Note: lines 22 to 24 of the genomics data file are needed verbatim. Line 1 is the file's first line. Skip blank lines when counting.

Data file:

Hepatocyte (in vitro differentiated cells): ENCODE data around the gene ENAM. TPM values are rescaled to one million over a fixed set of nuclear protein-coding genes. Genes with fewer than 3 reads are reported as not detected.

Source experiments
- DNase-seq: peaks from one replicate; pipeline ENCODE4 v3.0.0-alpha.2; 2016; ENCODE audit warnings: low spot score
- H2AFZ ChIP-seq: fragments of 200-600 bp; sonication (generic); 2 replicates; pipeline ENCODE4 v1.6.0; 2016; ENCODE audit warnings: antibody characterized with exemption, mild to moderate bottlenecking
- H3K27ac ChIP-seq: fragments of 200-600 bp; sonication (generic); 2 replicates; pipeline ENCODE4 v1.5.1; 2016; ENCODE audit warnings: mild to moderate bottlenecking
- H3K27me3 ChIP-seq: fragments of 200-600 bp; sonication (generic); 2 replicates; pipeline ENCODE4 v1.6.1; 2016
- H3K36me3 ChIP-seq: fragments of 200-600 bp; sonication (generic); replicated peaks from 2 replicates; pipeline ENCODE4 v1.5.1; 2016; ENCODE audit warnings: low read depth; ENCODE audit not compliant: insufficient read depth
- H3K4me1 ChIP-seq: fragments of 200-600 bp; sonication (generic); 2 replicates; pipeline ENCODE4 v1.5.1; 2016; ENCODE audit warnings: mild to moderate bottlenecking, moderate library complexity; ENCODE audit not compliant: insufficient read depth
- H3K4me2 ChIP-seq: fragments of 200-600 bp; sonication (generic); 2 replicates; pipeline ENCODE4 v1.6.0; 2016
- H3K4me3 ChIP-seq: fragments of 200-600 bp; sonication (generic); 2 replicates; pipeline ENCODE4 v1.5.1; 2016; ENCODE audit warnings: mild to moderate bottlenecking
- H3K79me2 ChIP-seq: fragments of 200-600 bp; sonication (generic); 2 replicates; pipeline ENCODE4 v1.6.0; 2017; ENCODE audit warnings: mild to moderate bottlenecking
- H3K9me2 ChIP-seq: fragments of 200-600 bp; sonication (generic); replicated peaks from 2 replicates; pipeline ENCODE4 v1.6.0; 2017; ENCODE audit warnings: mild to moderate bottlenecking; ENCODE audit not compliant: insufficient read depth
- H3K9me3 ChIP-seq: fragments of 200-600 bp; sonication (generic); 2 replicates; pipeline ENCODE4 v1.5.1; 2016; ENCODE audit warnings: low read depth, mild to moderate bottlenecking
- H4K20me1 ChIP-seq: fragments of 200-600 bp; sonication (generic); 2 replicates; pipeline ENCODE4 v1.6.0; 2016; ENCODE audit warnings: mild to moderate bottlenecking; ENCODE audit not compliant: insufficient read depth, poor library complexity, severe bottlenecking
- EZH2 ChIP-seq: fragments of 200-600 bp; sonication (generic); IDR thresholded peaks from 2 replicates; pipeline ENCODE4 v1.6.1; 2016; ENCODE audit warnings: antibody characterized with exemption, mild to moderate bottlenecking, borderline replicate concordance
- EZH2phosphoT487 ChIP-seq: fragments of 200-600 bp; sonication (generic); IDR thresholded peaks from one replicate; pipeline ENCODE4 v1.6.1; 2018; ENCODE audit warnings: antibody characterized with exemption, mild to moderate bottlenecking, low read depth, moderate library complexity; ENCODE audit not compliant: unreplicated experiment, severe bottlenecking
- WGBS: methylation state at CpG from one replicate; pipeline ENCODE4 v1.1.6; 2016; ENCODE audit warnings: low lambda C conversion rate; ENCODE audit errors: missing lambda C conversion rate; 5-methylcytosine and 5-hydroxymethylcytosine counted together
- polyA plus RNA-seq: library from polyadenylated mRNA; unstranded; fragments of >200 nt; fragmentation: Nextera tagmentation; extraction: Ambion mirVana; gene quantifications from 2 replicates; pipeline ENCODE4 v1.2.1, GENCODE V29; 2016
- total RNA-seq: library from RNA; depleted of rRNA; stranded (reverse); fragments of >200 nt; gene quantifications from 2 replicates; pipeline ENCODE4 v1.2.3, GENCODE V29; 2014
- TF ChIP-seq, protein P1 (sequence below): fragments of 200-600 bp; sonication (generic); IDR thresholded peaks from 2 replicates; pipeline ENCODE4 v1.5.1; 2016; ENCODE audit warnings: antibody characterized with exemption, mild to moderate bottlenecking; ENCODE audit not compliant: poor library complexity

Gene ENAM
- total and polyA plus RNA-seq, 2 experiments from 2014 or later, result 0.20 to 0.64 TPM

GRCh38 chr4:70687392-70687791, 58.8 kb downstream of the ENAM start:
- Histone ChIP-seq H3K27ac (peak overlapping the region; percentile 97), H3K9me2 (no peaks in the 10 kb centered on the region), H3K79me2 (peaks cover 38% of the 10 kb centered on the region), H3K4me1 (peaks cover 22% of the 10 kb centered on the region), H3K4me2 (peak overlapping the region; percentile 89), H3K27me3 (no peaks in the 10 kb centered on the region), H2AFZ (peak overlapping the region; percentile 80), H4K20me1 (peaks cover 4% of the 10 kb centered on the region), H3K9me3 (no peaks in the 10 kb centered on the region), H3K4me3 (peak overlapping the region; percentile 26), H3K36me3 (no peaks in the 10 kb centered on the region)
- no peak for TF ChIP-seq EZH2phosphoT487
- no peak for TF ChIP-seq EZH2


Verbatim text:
- total and polyA plus RNA-seq, 2 experiments from 2014 or later, result 0.20 to 0.64 TPM

GRCh38 chr4:70687392-70687791, 58.8 kb downstream of the ENAM start:
- Histone ChIP-seq H3K27ac (peak overlapping the region; percentile 97), H3K9me2 (no peaks in the 10 kb centered on the region), H3K79me2 (peaks cover 38% of the 10 kb centered on the region), H3K4me1 (peaks cover 22% of the 10 kb centered on the region), H3K4me2 (peak overlapping the region; percentile 89), H3K27me3 (no peaks in the 10 kb centered on the region), H2AFZ (peak overlapping the region; percentile 80), H4K20me1 (peaks cover 4% of the 10 kb centered on the region), H3K9me3 (no peaks in the 10 kb centered on the region), H3K4me3 (peak overlapping the region; percentile 26), H3K36me3 (no peaks in the 10 kb centered on the region)